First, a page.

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    DannyBearMN's Avatar
    DannyBearMN Posts: 3, Reputation: 1
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    #1

    Oct 10, 2013, 10:06 AM
    Can a non profit spend money to benefit board members, i.e. meals, retreats?
    I'm on the board of a very small non-profit and they sometimes spend money on lunch during meetings, weekend retreats with massage therapists, food, rented cars, etc. There is also money spent on gifts for non board members, flowers for a funeral of a friend of the organization, etc. I don't approve but I've been shut down by the board. Maybe illegal but to me it's also immoral.
    ebaines's Avatar
    ebaines Posts: 12,132, Reputation: 1307
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    #2

    Oct 10, 2013, 11:17 AM
    Not illegal at all, as long as the spend is related to board business. It is quite common for lunch, refreshments, etc to be provided at board meetings. If the meeting is at a hotel or conference center the organization would cover exoenses of the meeting room, projector etc. However massage therapy seems like a bit of a stretch - spending money on outside services is not unusual, but should be tied in some way to furthering the business of the organization. For example the organization mught hire a consultant to do team building exercises for the board. I don't understand the idea of paying for rental cars - the cost of transportation by board members to get to meetings should be covered by the board member and is then a deductible charitable expense. Nothing wrong with sending flowers as condolences.

    None of this seems immoral to me at all, but I would suggest that the board should have an open discussion regarding poilicies for perks not directly related to board meetings, like massages. It should also be clear to board members that there is an expectation that the magnitude of their financial contribution to the organization each year should factor in the cost of meetings and associated perks.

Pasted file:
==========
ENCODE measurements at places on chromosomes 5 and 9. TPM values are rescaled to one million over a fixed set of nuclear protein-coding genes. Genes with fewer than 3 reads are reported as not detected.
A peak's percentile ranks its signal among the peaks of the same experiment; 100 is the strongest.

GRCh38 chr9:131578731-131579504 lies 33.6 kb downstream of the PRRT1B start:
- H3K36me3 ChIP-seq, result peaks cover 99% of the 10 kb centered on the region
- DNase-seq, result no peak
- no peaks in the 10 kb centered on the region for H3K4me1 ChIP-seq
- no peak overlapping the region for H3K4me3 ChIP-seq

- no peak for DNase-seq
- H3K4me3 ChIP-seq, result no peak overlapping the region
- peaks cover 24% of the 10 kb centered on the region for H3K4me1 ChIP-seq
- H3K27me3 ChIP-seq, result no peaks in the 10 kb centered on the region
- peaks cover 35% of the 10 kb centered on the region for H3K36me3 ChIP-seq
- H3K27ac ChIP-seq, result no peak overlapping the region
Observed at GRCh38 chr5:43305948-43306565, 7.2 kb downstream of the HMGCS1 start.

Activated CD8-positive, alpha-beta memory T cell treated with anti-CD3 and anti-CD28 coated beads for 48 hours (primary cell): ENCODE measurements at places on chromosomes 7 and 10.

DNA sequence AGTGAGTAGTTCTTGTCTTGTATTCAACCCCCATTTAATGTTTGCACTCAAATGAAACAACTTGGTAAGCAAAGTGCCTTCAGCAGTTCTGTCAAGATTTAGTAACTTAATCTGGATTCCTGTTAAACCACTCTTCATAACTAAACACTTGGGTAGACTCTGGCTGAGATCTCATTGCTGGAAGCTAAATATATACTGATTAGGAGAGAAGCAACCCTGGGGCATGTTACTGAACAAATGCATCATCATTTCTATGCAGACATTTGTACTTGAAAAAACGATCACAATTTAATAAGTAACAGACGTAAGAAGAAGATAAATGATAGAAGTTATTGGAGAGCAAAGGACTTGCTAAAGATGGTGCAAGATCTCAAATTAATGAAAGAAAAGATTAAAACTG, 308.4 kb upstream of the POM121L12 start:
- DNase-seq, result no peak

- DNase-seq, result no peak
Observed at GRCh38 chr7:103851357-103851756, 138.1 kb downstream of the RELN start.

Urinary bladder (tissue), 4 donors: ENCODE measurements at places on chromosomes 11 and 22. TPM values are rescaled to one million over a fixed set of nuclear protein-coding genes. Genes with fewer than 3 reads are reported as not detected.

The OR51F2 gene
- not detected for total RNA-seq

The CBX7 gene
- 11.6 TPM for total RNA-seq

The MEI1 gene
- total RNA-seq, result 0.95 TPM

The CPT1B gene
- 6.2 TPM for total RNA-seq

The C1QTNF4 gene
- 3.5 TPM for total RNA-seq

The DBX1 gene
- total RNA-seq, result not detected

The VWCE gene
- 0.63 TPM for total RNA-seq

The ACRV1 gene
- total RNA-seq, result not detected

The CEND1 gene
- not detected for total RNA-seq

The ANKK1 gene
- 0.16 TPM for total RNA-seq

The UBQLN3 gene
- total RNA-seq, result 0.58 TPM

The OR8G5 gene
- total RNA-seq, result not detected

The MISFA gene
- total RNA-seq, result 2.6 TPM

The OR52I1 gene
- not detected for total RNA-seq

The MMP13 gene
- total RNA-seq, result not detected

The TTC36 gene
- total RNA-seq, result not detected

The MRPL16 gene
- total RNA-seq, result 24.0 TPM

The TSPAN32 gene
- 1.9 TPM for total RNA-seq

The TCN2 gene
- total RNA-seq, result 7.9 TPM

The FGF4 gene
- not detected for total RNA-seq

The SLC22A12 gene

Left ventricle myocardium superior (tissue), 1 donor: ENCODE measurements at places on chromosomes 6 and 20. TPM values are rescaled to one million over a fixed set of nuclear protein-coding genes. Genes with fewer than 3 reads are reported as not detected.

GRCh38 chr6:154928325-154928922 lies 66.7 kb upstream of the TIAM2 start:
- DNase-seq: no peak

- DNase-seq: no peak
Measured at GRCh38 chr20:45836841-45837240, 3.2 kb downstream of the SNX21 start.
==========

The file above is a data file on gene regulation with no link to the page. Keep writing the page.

joypulv's Avatar
    joypulv Posts: 21,593, Reputation: 2941
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    #3

    Oct 10, 2013, 11:54 AM
    I some ways it's all part of PR, and PR is part of fund raising, especially if board members are rich, influential, and have rich friends. It's why so many fund raisers are elegant and extravagant - spend more to make more. I don't like it either, but accept it. Give a good look to the funds raised vs the amount spent on such frivolous items.

    And you have to coddle many board members, who aren't being paid, and may be on several boards, and the meetings are usually boring to say the least.

    Now there is also the overall spending of the non-profit, and how many 'direct dollars' to the actual cause there are relative to income. That's really the most important number. Leather office chairs? Bloated salaries? Does your n.p.'s spending seem reasonable?
    AK lawyer's Avatar
    AK lawyer Posts: 12,592, Reputation: 977
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    #4

    Oct 10, 2013, 05:35 PM
    What do the by-laws say about it?

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